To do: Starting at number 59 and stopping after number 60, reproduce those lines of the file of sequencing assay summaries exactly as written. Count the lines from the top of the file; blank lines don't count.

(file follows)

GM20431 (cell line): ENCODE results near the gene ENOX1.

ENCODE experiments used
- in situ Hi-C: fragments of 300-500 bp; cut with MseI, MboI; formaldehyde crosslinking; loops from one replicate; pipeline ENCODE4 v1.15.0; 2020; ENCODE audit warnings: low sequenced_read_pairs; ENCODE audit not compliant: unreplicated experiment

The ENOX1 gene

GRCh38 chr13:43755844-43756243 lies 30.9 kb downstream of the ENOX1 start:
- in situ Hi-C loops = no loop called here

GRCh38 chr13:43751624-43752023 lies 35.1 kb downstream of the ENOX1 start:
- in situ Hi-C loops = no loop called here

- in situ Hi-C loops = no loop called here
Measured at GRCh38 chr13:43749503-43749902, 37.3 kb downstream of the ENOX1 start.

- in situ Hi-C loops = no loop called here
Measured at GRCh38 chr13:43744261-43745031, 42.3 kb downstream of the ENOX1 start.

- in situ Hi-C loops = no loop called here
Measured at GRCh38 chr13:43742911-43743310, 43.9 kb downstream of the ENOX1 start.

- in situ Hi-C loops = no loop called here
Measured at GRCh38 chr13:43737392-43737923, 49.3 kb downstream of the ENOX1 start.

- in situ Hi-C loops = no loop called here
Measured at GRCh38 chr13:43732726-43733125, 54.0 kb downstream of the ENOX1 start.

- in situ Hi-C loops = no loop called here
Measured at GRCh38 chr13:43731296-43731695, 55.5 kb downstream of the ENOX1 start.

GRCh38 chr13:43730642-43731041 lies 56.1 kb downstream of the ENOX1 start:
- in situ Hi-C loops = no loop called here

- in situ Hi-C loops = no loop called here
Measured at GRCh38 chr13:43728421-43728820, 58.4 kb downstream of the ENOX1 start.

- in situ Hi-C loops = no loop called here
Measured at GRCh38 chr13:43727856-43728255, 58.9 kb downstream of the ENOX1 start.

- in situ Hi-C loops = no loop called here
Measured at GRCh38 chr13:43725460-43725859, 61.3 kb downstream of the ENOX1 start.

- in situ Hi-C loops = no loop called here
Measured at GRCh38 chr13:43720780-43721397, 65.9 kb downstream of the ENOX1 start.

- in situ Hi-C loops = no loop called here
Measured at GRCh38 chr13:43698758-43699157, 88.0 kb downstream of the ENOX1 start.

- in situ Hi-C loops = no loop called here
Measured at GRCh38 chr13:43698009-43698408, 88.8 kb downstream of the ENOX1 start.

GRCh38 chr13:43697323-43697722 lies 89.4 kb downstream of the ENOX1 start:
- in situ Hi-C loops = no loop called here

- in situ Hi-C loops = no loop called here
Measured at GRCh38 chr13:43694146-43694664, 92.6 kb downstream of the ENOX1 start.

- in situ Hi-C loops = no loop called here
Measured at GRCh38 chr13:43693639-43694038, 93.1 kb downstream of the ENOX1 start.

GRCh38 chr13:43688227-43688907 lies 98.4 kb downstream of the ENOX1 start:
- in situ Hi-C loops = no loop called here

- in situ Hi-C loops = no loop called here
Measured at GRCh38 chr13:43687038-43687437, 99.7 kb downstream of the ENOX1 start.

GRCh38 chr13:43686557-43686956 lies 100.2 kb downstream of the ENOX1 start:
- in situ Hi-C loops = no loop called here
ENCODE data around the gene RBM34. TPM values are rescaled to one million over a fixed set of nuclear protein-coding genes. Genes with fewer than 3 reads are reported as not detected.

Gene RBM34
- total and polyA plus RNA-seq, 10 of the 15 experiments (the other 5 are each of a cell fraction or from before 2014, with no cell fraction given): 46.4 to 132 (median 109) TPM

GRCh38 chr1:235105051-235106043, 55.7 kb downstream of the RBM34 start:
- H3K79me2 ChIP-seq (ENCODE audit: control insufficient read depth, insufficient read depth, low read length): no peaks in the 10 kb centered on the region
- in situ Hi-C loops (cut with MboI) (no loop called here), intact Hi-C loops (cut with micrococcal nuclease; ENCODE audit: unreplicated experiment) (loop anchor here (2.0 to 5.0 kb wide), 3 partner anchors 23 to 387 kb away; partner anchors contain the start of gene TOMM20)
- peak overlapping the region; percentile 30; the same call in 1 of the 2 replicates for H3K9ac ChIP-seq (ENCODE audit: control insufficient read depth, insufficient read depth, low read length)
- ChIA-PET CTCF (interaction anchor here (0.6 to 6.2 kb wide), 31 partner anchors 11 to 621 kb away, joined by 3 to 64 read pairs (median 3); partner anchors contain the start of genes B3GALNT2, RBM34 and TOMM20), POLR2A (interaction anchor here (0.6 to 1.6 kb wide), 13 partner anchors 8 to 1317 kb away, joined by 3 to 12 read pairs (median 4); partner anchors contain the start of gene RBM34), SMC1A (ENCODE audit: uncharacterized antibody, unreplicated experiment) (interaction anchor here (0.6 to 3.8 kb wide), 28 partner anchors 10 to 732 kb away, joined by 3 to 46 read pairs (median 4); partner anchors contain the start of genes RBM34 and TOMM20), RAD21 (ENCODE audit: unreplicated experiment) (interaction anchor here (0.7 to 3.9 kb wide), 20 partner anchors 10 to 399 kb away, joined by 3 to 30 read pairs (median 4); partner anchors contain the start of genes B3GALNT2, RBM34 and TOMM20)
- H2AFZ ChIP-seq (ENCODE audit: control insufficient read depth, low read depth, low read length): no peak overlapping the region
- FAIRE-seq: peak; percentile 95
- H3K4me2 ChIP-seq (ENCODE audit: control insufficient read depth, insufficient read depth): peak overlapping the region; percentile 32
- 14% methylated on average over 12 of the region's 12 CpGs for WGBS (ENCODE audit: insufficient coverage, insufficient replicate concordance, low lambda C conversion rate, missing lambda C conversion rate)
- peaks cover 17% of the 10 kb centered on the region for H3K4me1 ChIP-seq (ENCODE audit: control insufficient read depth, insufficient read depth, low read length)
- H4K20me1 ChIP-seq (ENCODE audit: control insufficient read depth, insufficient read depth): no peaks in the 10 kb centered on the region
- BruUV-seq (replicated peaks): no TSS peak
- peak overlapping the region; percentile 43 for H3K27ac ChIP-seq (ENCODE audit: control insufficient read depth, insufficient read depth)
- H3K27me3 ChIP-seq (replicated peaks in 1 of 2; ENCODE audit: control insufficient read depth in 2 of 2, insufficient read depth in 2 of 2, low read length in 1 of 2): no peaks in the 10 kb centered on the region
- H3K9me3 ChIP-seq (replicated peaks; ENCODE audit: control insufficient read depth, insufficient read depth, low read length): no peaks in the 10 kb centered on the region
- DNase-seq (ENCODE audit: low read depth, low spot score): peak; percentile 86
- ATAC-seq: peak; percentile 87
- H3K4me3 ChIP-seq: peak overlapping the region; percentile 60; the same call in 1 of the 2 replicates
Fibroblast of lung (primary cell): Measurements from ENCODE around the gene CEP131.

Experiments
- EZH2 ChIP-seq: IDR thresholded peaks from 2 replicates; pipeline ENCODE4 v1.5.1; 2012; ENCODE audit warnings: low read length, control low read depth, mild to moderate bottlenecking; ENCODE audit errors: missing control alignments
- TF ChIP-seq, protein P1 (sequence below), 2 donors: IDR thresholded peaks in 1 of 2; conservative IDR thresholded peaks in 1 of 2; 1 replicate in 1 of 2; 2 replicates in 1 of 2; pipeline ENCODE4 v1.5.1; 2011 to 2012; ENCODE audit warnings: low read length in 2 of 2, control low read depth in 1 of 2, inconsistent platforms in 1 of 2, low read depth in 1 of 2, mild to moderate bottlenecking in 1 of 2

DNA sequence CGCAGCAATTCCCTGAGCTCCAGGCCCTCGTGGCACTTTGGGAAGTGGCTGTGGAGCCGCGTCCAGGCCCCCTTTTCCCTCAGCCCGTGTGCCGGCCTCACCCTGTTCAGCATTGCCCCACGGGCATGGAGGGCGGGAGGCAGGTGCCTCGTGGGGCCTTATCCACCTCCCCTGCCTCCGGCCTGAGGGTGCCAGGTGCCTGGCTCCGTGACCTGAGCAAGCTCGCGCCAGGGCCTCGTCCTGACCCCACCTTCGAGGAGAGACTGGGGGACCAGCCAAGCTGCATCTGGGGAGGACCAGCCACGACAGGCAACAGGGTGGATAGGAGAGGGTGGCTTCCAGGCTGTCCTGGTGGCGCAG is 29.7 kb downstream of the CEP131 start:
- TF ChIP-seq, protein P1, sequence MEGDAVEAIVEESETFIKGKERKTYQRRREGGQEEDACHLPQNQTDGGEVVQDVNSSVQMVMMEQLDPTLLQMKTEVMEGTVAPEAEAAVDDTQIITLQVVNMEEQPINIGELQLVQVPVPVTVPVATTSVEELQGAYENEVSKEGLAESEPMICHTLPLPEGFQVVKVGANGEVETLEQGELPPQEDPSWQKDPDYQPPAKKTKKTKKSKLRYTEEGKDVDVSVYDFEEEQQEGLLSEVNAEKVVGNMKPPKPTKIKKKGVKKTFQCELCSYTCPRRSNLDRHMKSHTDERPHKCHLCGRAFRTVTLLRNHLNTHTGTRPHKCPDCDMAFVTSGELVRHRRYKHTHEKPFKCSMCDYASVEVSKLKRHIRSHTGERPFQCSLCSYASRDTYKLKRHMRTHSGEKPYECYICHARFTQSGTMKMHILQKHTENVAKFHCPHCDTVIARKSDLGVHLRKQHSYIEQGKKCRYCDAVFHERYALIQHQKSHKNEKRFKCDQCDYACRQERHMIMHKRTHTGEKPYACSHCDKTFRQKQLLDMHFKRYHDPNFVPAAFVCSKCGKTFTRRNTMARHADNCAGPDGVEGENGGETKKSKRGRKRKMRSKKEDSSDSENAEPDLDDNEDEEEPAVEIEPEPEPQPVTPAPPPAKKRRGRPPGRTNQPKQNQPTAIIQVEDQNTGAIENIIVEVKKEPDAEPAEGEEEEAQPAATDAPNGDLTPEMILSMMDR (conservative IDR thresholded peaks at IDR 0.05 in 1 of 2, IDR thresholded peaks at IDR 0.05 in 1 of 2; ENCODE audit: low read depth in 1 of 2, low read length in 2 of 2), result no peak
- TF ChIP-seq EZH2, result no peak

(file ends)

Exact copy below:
- peaks cover 17% of the 10 kb centered on the region for H3K4me1 ChIP-seq (ENCODE audit: control insufficient read depth, insufficient read depth, low read length)
- H4K20me1 ChIP-seq (ENCODE audit: control insufficient read depth, insufficient read depth): no peaks in the 10 kb centered on the region